But you can also choose to subscribe to Beachbody’s BODi platform — featuring the company’s classic programs like P90x and INSANITY — but you’ll have to pay an additional subscription fee for that (also $29/month).

Both platforms have a bunch of cycling and noncycling classes, but there are some key differences between BODi and MYX+Openfit:

  • MYX+Openfit classes are mainly heart rate-based training, which means you focus on your heart rate zones to determine your success in class (basically like Orangetheory). They also have a very personalized vibe to them — you feel like your instructors are your very own personal trainer.
  • BODi classes are more intense by nature (one of them is literally called “INSANITY”). You can use the camera to take part in BODcasts, which are group classes where you can stream yourself working out on the class’s leaderboard. They’re a good option for people who want to replicate the feeling of in-person group classes.

But remember, you don’t have to pick between the two if you’ve got the extra cash and want both experiences. You’ll just have to pay two separate $29/month subscription fees.

How are MYX+Openfit classes?

I was pleasantly surprised by how much I liked the classes I took. They felt really similar to Peloton’s. The original MYX bike didn’t show you your resistance or cadence, but this one does — so you can see your output in addition to your heart rate zone during classes.

I’m also just so obsessed with heart rate-based training for cycling. It’s a much more accurate way to assess how hard you’re working during class. If you notice your heart rate isn’t high enough, you can kick up your intensity. And if it’s spiking really high, you can tone it down a bit too.

The instructors don’t have as big of personalities as Peloton’s — which I definitely missed — but that doesn’t take away from how challenging the workouts are.

I also really like that MYX+Openfit has strength training programs. You can opt in to a program that progresses over time, taking you from beginner moves to more advanced ones. This is a huge plus for beginners and advanced athletes alike.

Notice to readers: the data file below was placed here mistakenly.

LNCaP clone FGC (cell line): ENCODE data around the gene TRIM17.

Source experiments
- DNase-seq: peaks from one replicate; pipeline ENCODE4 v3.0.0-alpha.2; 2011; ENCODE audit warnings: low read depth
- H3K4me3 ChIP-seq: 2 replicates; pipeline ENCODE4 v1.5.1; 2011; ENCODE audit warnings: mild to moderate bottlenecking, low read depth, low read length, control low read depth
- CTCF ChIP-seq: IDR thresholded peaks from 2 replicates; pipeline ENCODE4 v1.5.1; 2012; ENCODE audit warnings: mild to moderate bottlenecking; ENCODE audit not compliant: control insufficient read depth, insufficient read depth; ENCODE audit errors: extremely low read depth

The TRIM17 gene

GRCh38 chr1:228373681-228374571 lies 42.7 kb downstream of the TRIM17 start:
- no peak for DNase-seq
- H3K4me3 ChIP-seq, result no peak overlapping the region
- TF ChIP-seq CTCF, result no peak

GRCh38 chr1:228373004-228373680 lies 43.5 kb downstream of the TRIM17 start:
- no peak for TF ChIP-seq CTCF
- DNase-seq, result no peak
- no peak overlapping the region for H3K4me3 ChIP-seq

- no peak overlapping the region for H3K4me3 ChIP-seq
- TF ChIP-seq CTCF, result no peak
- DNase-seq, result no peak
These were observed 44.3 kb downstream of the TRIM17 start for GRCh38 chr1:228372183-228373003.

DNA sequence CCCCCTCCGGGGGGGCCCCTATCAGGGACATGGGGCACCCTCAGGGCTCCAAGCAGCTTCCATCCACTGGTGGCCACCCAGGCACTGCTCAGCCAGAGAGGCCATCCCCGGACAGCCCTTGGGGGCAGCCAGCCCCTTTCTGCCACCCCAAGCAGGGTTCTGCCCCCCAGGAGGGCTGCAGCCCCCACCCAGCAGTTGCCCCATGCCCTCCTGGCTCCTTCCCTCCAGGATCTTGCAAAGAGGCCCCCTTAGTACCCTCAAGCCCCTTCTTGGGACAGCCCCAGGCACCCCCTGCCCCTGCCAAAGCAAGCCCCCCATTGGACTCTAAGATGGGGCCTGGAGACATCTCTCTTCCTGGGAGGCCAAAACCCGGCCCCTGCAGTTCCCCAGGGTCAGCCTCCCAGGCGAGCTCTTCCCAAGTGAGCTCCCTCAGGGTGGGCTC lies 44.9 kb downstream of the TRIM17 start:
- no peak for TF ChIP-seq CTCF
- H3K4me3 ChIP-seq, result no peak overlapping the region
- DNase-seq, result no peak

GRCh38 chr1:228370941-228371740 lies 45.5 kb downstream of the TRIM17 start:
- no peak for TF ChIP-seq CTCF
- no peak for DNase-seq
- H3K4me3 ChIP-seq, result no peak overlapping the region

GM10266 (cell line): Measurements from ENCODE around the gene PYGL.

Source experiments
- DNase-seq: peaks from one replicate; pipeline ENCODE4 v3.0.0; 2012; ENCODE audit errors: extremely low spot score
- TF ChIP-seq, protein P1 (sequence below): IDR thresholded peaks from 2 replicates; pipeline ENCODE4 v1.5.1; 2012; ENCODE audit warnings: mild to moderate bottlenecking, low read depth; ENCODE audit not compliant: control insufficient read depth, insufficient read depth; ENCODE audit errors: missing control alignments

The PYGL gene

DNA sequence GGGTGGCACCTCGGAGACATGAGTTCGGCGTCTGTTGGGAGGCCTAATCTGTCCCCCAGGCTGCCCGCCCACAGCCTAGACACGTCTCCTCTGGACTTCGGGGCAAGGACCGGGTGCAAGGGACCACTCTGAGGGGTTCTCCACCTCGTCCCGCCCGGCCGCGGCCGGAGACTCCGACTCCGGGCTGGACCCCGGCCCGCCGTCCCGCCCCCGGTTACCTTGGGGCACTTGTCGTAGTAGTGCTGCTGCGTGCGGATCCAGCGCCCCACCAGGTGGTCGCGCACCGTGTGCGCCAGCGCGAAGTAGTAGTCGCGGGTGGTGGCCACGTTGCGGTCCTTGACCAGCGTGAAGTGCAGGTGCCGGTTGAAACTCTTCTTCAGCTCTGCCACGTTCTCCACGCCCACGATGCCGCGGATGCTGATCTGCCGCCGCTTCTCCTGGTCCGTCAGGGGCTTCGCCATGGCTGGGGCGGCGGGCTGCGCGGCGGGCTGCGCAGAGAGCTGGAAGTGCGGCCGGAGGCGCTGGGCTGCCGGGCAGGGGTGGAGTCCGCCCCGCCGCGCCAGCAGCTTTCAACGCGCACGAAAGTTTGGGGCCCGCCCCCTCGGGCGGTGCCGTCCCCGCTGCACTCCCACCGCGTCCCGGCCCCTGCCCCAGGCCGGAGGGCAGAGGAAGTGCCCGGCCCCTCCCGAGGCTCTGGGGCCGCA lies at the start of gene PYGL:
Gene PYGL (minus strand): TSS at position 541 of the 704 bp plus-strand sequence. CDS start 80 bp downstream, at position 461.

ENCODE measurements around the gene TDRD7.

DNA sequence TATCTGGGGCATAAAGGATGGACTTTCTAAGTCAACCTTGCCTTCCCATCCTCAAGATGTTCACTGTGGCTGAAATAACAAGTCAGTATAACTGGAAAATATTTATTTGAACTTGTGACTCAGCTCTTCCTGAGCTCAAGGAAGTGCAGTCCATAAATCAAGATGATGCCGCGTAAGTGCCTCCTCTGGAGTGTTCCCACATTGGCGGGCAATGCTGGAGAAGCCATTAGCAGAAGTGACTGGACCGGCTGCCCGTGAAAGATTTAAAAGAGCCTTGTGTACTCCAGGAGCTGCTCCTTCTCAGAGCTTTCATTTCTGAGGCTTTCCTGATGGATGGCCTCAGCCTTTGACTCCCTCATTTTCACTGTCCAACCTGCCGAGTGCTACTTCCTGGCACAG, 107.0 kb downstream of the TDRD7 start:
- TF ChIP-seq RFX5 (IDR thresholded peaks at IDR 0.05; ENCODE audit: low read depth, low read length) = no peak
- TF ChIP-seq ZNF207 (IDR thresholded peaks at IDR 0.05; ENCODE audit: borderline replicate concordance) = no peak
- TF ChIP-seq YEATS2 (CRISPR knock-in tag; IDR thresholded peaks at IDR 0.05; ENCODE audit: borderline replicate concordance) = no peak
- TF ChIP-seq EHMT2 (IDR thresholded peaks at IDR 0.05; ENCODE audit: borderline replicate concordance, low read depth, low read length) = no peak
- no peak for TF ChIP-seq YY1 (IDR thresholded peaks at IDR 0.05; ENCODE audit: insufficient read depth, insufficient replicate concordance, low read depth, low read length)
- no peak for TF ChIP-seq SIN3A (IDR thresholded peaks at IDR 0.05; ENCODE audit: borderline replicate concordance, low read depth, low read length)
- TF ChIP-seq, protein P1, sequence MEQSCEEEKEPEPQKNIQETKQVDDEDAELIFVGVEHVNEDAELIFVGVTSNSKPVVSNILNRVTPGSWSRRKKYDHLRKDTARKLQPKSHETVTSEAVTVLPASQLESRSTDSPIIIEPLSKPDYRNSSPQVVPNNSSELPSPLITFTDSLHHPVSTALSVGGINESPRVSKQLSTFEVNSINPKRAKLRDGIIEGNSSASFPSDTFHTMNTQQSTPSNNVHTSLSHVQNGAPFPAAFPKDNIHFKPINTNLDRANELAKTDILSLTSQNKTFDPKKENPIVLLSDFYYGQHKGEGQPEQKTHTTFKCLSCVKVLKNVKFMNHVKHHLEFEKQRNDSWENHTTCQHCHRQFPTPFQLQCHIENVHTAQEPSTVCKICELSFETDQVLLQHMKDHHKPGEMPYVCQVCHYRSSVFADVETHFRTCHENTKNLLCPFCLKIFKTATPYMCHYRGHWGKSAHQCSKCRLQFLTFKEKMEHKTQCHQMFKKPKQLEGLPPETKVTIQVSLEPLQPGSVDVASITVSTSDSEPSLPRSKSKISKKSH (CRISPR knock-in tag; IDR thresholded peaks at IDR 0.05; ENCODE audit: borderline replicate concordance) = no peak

When it comes to Beachbody, classes like INSANITY and P90X aren’t really my style, but they’re two cult workout programs that have stood the test of time.

The fact that you get the option to choose between these two with the MYX II is awesome — but I’m hoping the whole two platform thing becomes a little less confusing as the companies settle into being merged together.

tl;dr: The MYX II is a high quality bike with some amazing, high-tech features (hi, heart rate-based training!) and strength training programs. The whole experience feels super personalized, making it a great option for beginner and advanced riders. But if you’re interested in having trainers with big personalities and huge fan bases, it might not be the best choice for you (for now!).

Ruby Thompson, Market Editor

Was this helpful?

The bike: A deep dive into features, design, and specs

OK, on to the numbers!

Cost$1,399 plus $29/month subscription(s)
Dimensions55 L x 21 W x 47 H in.
Weight150 lbs.
Touch screen21.5-in. HD
Resistance typefriction
Rider capacity6 ft. 8 in. and 350 lbs.
Handlebar height and depth adjustabilityyes
Shippingfree; ships out within 1 to 3 weeks of order
Returnswithin 30 days
Warranty1 year

MYX II pros

  • heart rate-based training
  • can access MYX+Openfit *and* Beachbody’s BODi classes
  • swiveling HD touch screen
  • access to hundreds of trainer-led classes, including nonbike classes
  • free delivery and assembly

MYX II cons

  • not that much cheaper than Peloton
  • slightly less smooth ride due to friction resistance
  • good-but-not-amazeballs trainers and classes
  • two different platforms for classes can be confusing
Was this helpful?

Ultimately, this decision comes down to how you like to get your fitness on.

Peloton provides a high end riding experience with access to top-of-the-line classes. People generally agree that it’s one of the best at-home stationary bikes, so it makes sense that it would come with the highest price tag. If you’re a hardcore rider looking to replicate the cycling studio experience at home, this is the bike for you.

If you’re a beginner, excited about heart rate-based training, and want to save a few bucks, MYX II could be for you. You’ll still get a great ride and access to tons of classes. Plus, the swivel screen makes doing other workouts super convenient.